The rest of my posts for this year will be devoted to some simple ways that I believe we can foster and grow conservatism on a local and state level.  None of the ideas is very radical, and many are currently being explored.  But I think that if all of us who believe in conservatism are willing to stand together and work towards our goals, we can make a big enough impact in our nation's thinking that when we do face liberalism again on a national stage, we can defeat it soundly.

Alexandra Swann is the author of No Regrets: How Homeschooling Earned me A Master's Degree at Age Sixteen and several other books. Her novel, The Planner, about an out of control, environmentally-driven federal government implementing Agenda 21, is available on Kindle and in paperback. For more information, visit her website at http://www.frontier2000.net.

Sunday, November 18, 2012

Why, as an Evangelical Christian, I Stand with Israel.

I wrote this in October as a pre-election post, but now with Israel and Gaza in the current conflict it seems even more relevant than it did when I first wrote it, so I have edited it a little to remove the election references and I am re-posting it today.
In the summer of 1997, my two youngest brothers were attending seminars at BYU in order to earn their undergraduate degrees. I took a two week vacation from my job and went to Provo, Utah, to be with them and with my mother during that time. Stefan and Judah spent every day in school from morning till late afternoon, and so Mother and I had to find ways to entertain ourselves during those hours.

During that two week period, BYU was hosting an exhibit of the artifacts from Masada, which was on special loan to the campus via the BYU Jerusalem Cultural Center. The exhibit traveled under guard with posted signs that the 1997 trip was the first time that these artifacts had ever been in the United States.

As I went through the exhibit, I was amazed. We saw portions of the book of Isaiah contained in the Dead Sea Scrolls, pottery from the Holy Land, and artifacts which had been excavated from the fortress at Masada, where the last Jewish rebellion against the Roman government occurred about 66 A.D. The residents of Masada had lived in the fortress for five years, before they finally committed suicide to avoid capture and execution by the Roman army.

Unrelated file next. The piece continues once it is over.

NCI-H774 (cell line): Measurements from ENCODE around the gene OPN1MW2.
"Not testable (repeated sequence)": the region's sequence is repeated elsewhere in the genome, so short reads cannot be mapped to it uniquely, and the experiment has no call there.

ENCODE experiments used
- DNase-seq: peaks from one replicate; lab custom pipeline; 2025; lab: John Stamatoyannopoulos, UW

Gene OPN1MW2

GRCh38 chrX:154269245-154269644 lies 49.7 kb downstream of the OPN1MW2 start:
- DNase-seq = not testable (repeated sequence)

Cassette tape recorders were provided to each visitor so that we could tour the displays while listening to an explanation of each item that we saw. We saw replicas of Herod's palace and the last temple, artifacts left by the Roman soldiers, and shards of pottery and makeup brushes and brass mirrors left by the women who had lived at the fortress. When we came to a collection of very small clay lamps which were about the size of the palm of an adult hand, Mother motioned to me to turn off my tape recorder. "Look," she pointed. "This explains the parable that Jesus told about the ten virgins--five had enough oil for their lamps and the other five did not. This explains why the five with the oil could not share theirs with the others." I looked more closely at the lamps and saw what she meant--each little lamp was made like a nightlight with only enough supply of oil for one night. When we had finished talking I clicked my cassette recorder back on to hear the narrator explain, "These oil lamps would have been the ones referenced in the parable of the ten virgins."

Of all of the experiences I have enjoyed over the course of my life, seeing the artifacts from Masada is in the top 5. The exhibit was a profound reminder that the nation of Israel was completely gone for almost 2000 years. As the child of parents who were in the Jesus movement, I grew up in a house where the star of David was prominently featured, and I learned from my earliest youth that the Jewish people are precious to God. To see the belongings of these people who were exterminated and scattered by the Romans was a profound reminder of the struggles of the Jewish people throughout history and particularly the long struggles of Israel as a nation to maintain its sovereignty.

As evangelicals, we believe that Israel is a nation that has a special and unique history and an important future. We believe that the promise of God in Genesis to Abraham, "I will bless those who bless you and I will curse those who curse you and the entire world will be blessed because of you," extends to the entire nation of Israel. We also agree with Benjamin Netanyahu that the reestablishment of the nation of Israel May 16, 1948 was a fulfillment of Biblical prophecy and that it was God who re-established this nation as an independent state. Therefore, we reject statements such as the one made recently by Henry Kissinger that within ten years the nation of Israel will cease to exist. We stand against Iran's anti-Israel rhetoric not only because it is racist and genocidal but also because it stands against the purposes of God.